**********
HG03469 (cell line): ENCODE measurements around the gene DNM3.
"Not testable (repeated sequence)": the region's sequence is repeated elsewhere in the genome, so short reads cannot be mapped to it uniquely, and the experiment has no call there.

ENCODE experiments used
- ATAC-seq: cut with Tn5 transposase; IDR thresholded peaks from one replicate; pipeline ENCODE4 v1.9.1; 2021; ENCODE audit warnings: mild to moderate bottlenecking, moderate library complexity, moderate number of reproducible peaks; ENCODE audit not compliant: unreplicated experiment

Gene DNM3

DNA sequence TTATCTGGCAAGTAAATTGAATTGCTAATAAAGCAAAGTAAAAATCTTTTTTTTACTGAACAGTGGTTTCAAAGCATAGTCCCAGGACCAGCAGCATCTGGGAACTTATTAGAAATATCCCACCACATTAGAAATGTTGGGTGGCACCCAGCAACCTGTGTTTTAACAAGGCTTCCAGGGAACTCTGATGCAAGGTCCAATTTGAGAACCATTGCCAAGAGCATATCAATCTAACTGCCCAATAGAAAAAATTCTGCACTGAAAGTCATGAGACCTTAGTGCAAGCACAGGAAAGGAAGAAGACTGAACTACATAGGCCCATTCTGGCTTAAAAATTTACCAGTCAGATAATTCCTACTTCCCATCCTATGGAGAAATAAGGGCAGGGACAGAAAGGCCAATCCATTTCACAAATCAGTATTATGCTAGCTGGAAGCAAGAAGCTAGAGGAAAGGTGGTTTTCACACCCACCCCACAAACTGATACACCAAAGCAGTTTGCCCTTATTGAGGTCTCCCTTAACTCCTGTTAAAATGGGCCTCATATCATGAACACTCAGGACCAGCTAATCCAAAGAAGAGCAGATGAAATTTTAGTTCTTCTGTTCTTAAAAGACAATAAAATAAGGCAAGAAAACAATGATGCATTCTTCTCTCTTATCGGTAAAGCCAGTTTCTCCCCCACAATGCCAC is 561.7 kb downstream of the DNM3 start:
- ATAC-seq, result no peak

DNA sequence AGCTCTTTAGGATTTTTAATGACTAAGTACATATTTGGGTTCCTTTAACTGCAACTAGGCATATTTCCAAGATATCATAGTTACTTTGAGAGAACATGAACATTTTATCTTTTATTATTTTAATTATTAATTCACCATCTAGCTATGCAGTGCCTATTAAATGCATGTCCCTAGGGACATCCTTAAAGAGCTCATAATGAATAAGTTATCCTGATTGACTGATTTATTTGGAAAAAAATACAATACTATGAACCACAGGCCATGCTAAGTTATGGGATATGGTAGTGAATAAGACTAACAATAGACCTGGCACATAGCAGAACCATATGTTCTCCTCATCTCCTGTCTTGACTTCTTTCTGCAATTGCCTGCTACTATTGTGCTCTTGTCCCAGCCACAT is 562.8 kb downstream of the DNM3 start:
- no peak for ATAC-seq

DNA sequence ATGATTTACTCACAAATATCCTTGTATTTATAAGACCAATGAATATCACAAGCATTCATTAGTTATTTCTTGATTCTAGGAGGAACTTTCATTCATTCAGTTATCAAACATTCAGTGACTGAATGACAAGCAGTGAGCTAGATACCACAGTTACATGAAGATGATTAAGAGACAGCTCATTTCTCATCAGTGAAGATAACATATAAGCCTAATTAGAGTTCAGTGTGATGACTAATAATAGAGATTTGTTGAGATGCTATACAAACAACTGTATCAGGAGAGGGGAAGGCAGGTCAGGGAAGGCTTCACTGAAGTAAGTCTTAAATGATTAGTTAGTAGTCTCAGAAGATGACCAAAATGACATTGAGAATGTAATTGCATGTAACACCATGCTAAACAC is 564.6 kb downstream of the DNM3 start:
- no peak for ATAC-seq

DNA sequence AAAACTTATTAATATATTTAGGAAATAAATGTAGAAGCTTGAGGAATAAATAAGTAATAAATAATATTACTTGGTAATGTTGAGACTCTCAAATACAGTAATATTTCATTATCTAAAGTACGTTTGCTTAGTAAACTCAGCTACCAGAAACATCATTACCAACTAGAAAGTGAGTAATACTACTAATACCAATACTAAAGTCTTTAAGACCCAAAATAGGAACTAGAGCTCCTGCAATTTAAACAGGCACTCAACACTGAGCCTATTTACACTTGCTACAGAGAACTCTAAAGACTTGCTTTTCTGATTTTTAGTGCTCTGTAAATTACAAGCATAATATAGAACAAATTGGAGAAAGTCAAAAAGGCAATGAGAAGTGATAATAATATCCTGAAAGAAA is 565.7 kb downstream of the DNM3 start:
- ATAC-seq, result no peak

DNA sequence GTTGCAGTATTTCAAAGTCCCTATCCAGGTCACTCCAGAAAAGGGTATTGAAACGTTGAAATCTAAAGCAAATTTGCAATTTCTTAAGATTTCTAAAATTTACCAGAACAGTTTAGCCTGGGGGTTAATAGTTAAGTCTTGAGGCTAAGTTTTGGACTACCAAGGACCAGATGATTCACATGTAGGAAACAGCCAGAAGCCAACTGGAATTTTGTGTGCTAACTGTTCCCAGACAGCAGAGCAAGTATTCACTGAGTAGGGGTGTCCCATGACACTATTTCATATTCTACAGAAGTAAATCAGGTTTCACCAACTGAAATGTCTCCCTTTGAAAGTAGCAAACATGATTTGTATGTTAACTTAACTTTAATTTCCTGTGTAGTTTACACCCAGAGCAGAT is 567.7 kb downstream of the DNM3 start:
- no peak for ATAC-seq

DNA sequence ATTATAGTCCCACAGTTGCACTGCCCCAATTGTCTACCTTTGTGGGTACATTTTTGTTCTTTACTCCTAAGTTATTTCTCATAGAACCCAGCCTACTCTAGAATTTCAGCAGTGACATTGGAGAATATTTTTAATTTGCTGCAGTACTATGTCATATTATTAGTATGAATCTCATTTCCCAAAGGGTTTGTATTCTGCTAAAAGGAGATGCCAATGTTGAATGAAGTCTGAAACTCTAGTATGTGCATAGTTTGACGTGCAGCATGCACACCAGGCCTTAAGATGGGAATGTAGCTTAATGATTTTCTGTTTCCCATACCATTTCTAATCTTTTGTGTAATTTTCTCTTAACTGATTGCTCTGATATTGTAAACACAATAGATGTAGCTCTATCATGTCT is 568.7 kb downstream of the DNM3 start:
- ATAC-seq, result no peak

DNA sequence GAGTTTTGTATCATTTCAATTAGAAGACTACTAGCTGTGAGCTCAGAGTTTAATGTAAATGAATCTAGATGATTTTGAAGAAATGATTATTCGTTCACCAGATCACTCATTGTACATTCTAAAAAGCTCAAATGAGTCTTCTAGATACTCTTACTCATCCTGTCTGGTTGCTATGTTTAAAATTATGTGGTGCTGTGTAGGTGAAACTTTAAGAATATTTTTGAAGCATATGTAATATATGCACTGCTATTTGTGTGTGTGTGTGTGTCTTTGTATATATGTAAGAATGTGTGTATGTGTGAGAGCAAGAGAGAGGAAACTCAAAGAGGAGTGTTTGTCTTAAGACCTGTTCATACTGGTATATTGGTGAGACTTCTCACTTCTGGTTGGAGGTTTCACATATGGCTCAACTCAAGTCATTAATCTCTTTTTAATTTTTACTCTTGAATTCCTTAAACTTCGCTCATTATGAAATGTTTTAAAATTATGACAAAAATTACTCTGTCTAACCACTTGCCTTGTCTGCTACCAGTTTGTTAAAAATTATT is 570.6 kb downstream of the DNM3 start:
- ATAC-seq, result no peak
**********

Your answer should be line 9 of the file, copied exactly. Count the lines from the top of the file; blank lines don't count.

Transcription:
- no peak for ATAC-seq